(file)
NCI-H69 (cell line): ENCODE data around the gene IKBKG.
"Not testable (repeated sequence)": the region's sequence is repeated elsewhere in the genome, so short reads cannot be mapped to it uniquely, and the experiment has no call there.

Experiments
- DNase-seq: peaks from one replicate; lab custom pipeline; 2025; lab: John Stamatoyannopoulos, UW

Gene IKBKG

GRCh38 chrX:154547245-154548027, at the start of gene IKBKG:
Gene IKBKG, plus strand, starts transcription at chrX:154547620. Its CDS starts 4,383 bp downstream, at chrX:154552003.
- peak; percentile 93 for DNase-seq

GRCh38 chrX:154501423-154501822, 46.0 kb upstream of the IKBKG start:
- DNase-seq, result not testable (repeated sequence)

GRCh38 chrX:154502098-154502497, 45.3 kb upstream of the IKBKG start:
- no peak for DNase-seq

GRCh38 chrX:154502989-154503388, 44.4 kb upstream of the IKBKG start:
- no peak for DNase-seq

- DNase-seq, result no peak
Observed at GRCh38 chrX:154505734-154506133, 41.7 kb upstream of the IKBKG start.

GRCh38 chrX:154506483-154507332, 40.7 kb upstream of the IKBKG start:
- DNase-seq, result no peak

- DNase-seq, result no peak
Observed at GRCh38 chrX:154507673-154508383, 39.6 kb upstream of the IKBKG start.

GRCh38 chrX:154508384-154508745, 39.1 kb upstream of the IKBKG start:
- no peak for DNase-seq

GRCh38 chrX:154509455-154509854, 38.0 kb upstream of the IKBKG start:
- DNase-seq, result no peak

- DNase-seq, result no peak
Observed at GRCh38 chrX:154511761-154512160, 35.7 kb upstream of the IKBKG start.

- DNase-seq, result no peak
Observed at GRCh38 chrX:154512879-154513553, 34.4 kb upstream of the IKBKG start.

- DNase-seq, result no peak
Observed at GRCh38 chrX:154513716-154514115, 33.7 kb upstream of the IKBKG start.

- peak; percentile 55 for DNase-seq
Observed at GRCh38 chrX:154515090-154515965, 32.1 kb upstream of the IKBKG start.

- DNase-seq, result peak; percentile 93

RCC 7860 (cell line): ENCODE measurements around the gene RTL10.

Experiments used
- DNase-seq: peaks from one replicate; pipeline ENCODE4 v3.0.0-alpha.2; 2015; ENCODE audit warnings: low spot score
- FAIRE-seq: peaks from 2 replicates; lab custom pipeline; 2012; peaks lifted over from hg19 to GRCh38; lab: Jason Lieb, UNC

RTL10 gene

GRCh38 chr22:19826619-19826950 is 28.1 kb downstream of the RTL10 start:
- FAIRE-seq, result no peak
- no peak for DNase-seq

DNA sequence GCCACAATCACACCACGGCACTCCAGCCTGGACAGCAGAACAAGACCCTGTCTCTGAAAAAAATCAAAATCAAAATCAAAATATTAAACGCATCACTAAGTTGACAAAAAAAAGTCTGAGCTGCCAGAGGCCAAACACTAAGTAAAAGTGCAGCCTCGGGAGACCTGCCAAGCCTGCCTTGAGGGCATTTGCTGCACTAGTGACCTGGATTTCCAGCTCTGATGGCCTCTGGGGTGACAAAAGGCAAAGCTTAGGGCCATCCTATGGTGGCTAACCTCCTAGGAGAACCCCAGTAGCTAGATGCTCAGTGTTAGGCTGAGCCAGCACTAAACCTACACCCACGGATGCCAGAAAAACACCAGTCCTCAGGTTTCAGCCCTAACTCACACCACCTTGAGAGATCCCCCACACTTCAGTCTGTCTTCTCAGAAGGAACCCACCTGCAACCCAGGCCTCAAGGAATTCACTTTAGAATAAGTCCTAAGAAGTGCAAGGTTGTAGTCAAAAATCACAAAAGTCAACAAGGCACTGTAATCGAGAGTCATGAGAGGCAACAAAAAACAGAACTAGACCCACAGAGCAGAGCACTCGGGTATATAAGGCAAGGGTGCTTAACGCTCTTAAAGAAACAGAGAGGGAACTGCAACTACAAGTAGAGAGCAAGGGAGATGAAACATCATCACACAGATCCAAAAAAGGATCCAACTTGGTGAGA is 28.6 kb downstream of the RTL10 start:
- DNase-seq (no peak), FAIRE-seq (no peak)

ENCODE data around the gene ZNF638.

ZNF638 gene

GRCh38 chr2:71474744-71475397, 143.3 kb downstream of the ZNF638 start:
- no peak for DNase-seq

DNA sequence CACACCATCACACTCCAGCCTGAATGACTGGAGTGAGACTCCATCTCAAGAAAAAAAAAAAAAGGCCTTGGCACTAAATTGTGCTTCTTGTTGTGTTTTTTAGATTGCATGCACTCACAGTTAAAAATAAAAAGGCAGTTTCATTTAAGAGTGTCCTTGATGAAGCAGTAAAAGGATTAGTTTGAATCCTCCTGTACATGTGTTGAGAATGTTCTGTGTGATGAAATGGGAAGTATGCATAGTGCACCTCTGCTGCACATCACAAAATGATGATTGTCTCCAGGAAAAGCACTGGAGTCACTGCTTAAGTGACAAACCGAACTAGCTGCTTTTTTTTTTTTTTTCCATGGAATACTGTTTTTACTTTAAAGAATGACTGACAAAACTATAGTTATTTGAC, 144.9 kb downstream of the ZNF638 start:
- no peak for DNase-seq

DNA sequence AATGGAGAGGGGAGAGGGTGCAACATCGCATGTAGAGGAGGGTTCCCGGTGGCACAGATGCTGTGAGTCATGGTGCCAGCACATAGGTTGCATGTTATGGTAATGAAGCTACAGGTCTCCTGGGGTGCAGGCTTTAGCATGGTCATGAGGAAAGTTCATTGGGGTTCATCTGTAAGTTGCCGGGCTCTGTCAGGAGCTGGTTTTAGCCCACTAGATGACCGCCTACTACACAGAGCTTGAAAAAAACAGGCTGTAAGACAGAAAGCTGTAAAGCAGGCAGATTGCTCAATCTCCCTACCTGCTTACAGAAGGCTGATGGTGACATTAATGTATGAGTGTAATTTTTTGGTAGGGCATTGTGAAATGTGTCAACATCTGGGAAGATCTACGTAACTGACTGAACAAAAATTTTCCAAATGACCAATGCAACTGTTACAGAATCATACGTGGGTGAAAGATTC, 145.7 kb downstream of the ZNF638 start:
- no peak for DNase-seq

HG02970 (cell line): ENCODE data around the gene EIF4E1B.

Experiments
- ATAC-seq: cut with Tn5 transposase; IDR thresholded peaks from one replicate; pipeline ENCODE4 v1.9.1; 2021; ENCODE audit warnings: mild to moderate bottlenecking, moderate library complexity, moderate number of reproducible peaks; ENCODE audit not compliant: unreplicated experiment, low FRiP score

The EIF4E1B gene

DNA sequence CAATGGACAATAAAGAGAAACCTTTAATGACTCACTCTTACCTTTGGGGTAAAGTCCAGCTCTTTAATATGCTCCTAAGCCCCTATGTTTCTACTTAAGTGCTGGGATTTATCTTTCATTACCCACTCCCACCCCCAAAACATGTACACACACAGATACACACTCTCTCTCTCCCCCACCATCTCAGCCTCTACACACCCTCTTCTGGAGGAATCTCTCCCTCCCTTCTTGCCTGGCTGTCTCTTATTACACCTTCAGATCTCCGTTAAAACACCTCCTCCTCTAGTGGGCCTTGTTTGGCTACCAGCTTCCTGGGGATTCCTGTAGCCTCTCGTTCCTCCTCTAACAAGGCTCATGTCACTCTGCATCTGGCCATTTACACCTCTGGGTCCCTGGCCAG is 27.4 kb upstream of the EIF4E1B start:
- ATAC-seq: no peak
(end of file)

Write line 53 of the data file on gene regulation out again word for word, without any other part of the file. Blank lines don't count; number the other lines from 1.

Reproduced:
Experiments